Get the latest from TODAY

Sign up for our newsletter
/ Source: TODAY
By Donna Freydkin

Families come in many forms. And in the case of Heather Salazar and her husband Steve, theirs was created in one of the most unexpected, and unexpectedly life-saving, ways possible.

In June 2002, Ohio-based mom of three Heather Salazar got full custody of a baby named Lexi, whose mother was, at age 23, battling stage IV breast cancer. She was a stranger to Salazar and her husband Steve, yet they met her and agreed to adopt her baby daughter, who joined the Salazars' three biological children. Lexi's mom had no support system around her, and took public transportation to get to her treatments. Salazar opted to help.

"I thought I had my life all figured out. I was 28 years old, happily married, three awesome kids and then I met an amazing young lady that changed my life and my family's life forever," she says.

Says Steve Salazar of Lexi's mom Alexis: "Her main concern was her baby girl and taking care of her. And she wanted to make sure that someone loved her as much as they possibly could."

So far, so great. But shortly after Lexi's mom died from breast cancer, Heather Salazar felt a lump in her breast during a self-exam and got the news: she, too, had breast cancer.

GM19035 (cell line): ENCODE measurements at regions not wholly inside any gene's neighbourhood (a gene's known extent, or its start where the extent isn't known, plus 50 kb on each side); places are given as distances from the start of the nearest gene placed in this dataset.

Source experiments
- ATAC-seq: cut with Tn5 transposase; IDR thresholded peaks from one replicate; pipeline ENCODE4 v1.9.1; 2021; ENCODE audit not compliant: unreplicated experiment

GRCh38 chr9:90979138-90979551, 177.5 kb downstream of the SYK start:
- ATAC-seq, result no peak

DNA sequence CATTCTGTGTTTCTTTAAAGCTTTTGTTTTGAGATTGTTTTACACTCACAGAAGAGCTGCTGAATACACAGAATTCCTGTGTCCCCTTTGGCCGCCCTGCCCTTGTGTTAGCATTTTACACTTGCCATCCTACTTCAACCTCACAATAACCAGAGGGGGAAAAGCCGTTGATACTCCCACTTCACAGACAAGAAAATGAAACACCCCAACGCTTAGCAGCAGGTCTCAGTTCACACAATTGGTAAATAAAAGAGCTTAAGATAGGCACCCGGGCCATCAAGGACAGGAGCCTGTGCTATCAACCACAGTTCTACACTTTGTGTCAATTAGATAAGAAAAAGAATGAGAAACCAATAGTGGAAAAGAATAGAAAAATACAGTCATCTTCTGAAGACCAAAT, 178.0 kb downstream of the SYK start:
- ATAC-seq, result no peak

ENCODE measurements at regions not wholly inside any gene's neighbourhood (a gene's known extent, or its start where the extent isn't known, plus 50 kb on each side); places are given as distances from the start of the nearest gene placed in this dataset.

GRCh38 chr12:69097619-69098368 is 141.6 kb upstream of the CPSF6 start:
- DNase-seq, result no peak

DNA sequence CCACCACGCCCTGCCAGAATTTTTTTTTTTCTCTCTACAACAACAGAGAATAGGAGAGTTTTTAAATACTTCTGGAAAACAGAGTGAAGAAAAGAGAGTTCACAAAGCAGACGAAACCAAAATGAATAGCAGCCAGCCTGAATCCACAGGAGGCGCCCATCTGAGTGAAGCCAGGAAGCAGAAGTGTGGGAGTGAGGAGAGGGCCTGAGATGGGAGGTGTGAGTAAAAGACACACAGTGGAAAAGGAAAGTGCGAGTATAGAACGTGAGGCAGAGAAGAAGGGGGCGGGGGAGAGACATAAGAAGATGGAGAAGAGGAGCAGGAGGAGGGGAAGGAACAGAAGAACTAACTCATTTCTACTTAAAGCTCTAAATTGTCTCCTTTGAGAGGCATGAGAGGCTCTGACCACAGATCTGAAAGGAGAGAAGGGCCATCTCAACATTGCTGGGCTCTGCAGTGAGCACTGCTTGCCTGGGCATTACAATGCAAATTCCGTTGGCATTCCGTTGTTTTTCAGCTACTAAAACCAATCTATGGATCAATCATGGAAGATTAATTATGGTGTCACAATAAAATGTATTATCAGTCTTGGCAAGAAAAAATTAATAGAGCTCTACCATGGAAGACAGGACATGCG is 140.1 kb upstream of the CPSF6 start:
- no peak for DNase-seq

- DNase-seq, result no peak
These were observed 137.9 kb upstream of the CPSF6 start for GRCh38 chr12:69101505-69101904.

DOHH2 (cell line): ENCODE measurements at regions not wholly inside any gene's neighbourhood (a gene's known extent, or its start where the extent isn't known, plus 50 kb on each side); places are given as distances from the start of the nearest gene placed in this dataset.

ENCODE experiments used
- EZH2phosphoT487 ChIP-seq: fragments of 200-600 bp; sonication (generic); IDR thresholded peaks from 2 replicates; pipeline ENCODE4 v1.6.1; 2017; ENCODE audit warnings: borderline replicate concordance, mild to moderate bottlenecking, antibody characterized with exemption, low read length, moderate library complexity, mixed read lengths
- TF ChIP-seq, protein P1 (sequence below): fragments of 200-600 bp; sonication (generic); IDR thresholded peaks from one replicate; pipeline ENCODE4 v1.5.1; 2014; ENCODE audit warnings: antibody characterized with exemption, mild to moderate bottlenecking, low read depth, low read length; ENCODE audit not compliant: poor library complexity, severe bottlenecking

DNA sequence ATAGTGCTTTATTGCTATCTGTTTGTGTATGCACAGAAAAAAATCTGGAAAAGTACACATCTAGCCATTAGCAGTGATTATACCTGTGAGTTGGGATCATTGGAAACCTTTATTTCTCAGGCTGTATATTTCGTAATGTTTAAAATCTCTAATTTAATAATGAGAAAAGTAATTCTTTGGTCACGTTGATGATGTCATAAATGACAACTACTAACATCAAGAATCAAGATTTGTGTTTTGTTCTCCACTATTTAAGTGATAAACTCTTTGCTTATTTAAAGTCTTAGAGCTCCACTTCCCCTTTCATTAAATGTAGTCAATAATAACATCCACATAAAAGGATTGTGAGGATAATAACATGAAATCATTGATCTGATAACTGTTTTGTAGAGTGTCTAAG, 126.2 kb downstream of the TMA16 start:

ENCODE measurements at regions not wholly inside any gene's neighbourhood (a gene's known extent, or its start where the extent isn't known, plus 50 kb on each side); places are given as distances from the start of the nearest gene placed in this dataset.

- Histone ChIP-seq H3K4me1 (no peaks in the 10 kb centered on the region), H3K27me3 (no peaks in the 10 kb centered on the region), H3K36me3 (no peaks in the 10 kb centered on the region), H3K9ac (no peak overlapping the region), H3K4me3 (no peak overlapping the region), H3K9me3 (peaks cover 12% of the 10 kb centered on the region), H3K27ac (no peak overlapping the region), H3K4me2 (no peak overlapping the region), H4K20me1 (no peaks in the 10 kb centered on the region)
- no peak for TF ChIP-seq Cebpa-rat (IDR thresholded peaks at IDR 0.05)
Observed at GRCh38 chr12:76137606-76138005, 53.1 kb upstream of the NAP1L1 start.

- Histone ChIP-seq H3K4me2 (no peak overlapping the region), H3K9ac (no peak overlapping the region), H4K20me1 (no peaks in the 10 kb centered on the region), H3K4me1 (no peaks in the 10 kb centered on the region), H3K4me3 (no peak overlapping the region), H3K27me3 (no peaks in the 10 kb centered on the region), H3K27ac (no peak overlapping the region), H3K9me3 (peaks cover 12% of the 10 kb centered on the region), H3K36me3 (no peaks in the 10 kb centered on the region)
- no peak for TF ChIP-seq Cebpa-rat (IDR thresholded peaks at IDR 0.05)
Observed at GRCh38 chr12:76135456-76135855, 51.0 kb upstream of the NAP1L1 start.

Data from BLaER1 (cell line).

"I was just dumbfounded. I was so angry," says Heather Salazar. "It turns out that I had the exact same aggressive breast cancer that Alexis had. I was very fortunate that it was stage one and I responded well to treatment."

She was one of the lucky ones, whose cancer responded to treatment. She's now cancer-free and is the CEO of the non-profit Pink Ribbon Girls. And she credits Lexi for saving her life: without knowing that someone as young as Lexi's mom could die from breast cancer, she wouldn't have checked her own breasts and found that lump.

"I always say Lexi's mom was my angel, because had it not been for her, I would have never done a self-breast exam. I mean, I really believe she saved my life," says Salazar.